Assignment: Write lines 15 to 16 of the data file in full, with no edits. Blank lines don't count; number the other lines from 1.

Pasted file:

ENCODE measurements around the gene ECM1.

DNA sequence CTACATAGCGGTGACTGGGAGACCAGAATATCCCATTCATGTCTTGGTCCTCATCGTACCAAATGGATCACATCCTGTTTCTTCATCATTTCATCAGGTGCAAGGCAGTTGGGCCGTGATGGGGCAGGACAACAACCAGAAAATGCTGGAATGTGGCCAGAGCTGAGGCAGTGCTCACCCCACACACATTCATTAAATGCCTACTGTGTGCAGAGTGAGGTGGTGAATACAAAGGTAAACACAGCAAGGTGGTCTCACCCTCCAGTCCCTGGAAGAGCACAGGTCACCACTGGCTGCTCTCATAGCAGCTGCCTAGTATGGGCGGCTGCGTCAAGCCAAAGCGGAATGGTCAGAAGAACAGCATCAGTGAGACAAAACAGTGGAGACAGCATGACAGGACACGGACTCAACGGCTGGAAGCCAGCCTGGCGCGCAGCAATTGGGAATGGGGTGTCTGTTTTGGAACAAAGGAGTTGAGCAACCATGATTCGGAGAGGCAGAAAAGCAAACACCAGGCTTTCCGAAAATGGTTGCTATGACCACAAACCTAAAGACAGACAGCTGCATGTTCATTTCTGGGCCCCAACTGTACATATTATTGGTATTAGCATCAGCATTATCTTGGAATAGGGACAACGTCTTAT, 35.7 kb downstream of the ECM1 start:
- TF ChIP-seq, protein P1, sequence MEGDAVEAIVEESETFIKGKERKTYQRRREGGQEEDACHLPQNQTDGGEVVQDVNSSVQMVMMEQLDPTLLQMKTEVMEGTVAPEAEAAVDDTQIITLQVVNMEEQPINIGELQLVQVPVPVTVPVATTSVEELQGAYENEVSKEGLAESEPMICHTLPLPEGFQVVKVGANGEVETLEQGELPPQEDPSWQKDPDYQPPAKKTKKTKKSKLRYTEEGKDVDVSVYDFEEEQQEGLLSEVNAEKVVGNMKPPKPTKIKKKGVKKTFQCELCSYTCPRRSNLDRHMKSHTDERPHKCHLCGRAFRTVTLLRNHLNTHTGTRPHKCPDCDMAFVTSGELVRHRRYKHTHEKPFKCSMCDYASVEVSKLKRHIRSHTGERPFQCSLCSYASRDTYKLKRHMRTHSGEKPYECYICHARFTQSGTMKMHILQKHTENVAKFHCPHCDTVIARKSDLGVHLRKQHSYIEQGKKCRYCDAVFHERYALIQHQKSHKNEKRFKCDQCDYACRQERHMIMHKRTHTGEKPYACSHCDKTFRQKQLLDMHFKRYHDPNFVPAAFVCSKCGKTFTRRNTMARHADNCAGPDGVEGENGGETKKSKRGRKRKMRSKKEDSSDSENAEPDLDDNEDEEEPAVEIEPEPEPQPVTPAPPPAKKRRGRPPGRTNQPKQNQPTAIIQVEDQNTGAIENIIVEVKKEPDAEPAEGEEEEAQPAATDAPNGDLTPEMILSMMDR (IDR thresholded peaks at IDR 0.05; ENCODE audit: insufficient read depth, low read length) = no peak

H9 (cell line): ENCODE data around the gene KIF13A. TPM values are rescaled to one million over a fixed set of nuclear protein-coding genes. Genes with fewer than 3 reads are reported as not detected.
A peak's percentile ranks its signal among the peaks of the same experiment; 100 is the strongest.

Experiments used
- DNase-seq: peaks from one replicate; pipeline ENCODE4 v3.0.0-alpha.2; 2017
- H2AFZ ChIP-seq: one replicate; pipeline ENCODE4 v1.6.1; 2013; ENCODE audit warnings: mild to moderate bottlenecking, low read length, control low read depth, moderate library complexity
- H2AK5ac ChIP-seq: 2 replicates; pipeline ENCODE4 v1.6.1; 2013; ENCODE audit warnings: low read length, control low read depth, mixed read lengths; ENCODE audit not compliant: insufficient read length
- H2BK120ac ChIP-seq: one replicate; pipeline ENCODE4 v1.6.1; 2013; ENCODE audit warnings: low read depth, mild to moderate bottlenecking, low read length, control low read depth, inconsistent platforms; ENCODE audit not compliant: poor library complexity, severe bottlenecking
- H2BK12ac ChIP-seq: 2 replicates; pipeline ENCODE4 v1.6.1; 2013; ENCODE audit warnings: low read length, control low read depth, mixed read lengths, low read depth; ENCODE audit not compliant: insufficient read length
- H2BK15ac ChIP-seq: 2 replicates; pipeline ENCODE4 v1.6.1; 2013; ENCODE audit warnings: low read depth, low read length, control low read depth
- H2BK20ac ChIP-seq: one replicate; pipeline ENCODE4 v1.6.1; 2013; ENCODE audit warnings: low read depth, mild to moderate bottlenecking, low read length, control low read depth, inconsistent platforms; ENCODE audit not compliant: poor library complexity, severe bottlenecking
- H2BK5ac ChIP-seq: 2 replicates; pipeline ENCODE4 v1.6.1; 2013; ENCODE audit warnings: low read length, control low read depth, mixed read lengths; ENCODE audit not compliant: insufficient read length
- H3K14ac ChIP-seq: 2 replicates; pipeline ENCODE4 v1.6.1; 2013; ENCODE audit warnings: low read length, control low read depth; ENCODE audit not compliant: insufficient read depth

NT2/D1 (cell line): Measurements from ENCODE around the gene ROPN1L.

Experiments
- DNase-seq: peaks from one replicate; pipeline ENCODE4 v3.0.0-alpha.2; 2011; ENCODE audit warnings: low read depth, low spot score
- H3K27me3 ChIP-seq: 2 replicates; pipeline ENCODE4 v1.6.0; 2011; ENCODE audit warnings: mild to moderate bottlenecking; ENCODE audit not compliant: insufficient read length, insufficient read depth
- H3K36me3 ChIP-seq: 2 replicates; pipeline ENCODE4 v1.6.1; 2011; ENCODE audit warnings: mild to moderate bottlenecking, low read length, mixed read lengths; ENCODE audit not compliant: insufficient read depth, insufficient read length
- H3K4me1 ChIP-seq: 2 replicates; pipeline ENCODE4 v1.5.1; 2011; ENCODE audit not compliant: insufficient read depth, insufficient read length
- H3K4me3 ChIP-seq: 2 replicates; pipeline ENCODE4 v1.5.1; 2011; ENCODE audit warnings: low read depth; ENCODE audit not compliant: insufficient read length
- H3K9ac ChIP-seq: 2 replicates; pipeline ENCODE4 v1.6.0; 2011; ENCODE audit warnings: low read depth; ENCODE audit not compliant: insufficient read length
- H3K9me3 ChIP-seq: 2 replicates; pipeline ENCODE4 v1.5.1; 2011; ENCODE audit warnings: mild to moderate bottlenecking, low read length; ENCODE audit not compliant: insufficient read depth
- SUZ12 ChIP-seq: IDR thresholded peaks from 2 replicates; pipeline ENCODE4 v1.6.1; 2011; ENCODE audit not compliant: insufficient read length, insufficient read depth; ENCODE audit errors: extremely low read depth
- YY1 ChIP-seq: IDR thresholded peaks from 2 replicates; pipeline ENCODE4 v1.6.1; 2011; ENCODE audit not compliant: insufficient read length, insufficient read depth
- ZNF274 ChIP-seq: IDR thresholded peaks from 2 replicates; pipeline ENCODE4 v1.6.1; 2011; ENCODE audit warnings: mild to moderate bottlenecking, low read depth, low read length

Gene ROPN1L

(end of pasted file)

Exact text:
- H3K14ac ChIP-seq: 2 replicates; pipeline ENCODE4 v1.6.1; 2013; ENCODE audit warnings: low read length, control low read depth; ENCODE audit not compliant: insufficient read depth

NT2/D1 (cell line): Measurements from ENCODE around the gene ROPN1L.